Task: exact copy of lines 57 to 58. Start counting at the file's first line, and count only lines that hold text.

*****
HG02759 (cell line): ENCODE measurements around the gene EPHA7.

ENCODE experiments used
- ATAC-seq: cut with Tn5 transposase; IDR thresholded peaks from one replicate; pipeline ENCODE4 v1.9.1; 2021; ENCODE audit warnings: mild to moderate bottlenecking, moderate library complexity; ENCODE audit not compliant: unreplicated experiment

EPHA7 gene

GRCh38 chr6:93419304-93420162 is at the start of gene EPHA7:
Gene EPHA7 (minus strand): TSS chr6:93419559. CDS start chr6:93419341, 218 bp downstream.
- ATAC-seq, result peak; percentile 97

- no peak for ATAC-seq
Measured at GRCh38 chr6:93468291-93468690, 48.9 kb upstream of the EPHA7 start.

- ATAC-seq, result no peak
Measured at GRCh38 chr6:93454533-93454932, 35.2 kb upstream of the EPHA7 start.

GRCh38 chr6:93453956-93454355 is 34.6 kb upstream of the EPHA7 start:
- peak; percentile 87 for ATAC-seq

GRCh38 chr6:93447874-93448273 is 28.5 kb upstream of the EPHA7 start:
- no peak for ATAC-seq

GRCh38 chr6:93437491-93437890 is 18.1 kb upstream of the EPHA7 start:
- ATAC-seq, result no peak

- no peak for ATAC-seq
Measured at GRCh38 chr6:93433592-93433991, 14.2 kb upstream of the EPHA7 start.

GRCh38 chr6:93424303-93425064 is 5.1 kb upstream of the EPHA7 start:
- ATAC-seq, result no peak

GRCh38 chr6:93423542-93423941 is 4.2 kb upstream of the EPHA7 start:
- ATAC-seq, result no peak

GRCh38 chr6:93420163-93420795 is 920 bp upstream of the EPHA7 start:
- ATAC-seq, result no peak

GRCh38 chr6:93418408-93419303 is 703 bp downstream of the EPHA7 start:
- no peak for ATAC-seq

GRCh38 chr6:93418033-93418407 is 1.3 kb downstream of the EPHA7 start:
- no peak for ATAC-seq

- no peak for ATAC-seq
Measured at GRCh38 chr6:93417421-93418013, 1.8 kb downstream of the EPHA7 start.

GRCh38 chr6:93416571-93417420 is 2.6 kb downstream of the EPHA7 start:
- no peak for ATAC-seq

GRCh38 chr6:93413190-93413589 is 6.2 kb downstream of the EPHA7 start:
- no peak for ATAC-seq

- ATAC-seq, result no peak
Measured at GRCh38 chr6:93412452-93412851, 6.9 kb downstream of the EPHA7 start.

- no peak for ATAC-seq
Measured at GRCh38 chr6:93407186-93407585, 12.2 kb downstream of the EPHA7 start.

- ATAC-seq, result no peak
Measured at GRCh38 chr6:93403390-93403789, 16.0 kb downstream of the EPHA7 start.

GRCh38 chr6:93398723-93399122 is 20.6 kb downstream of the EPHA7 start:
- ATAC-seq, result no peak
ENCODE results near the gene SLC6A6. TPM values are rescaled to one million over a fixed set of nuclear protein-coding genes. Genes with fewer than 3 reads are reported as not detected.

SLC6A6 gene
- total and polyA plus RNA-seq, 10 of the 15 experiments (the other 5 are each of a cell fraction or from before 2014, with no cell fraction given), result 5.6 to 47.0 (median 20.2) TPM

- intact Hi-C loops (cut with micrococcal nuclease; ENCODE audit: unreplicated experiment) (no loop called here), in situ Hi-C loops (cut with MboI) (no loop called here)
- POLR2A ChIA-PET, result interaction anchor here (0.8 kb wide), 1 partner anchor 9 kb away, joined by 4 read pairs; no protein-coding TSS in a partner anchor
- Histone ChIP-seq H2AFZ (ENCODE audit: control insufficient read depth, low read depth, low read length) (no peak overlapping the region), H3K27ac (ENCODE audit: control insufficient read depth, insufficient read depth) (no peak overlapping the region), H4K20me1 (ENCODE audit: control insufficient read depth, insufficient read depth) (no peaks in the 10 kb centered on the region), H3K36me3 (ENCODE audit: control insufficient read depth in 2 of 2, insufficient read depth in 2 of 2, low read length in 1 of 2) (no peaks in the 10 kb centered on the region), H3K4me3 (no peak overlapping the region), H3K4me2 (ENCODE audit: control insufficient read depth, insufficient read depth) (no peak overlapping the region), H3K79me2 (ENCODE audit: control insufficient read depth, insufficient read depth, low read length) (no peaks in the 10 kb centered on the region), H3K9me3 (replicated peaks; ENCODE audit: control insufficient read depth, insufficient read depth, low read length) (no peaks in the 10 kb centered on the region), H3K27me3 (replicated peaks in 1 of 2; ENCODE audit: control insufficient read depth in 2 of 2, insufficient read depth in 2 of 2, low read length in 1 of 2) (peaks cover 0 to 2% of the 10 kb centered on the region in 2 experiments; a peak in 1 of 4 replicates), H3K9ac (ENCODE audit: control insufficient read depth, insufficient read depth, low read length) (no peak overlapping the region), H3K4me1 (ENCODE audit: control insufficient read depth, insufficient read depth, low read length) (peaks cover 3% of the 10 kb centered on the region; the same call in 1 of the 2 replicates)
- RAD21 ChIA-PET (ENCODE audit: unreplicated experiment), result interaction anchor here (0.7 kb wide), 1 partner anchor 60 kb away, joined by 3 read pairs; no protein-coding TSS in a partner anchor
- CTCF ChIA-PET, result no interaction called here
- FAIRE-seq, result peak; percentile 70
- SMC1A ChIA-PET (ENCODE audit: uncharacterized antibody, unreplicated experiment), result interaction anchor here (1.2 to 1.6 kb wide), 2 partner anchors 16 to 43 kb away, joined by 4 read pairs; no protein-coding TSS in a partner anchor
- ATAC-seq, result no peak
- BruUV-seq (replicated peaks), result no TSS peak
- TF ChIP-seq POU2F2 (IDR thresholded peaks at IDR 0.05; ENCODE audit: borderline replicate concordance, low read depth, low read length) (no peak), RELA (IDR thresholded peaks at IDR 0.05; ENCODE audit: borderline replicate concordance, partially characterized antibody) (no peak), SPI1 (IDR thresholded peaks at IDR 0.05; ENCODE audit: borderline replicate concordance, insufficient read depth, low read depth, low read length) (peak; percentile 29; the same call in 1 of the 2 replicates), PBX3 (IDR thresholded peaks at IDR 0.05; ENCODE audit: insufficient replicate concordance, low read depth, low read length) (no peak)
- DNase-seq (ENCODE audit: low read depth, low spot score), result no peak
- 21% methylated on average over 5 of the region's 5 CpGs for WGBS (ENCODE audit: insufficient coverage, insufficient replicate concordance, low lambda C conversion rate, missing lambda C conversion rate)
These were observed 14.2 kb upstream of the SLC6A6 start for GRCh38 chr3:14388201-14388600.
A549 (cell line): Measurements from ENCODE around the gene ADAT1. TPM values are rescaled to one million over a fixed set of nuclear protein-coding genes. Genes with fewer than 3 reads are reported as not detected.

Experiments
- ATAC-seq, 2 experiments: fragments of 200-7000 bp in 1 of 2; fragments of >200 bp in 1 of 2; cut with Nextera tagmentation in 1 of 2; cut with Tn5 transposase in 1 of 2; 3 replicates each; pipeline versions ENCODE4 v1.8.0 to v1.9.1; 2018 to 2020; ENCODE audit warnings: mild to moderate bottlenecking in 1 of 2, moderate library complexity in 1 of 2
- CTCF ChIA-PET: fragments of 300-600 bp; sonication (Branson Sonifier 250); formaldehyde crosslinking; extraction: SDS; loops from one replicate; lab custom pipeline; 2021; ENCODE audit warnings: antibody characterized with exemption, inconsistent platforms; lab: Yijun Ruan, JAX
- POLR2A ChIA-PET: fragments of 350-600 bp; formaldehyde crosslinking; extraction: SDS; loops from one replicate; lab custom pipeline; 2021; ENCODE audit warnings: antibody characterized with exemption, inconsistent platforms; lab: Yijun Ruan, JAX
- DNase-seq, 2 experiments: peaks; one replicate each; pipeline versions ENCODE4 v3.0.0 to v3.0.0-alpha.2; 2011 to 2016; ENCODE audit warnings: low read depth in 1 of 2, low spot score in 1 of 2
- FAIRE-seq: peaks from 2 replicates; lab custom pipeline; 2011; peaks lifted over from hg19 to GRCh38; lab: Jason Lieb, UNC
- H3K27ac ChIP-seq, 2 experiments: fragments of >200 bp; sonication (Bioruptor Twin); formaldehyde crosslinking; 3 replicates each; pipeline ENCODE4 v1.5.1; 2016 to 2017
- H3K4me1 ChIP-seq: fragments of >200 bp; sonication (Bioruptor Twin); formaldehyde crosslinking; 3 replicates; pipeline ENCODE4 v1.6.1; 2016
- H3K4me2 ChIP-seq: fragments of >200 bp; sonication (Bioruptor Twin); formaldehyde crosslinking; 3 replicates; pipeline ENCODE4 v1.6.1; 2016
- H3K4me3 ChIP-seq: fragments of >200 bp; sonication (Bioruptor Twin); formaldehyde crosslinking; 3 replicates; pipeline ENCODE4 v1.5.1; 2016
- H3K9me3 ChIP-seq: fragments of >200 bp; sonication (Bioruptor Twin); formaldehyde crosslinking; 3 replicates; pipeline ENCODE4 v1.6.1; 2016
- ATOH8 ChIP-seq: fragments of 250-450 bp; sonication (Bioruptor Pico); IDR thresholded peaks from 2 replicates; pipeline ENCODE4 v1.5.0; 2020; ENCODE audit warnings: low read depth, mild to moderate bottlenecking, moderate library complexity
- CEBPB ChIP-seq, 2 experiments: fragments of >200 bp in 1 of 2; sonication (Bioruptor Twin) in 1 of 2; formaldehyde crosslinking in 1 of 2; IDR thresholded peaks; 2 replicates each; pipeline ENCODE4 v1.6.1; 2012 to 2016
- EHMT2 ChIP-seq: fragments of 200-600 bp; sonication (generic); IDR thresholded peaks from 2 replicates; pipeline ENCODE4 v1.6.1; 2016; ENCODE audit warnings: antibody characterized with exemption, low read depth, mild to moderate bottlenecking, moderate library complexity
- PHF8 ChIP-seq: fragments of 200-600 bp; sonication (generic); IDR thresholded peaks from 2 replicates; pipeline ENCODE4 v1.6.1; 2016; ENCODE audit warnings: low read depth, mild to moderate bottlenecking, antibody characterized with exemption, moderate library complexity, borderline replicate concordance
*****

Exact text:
- DNase-seq (ENCODE audit: low read depth, low spot score), result no peak
- 21% methylated on average over 5 of the region's 5 CpGs for WGBS (ENCODE audit: insufficient coverage, insufficient replicate concordance, low lambda C conversion rate, missing lambda C conversion rate)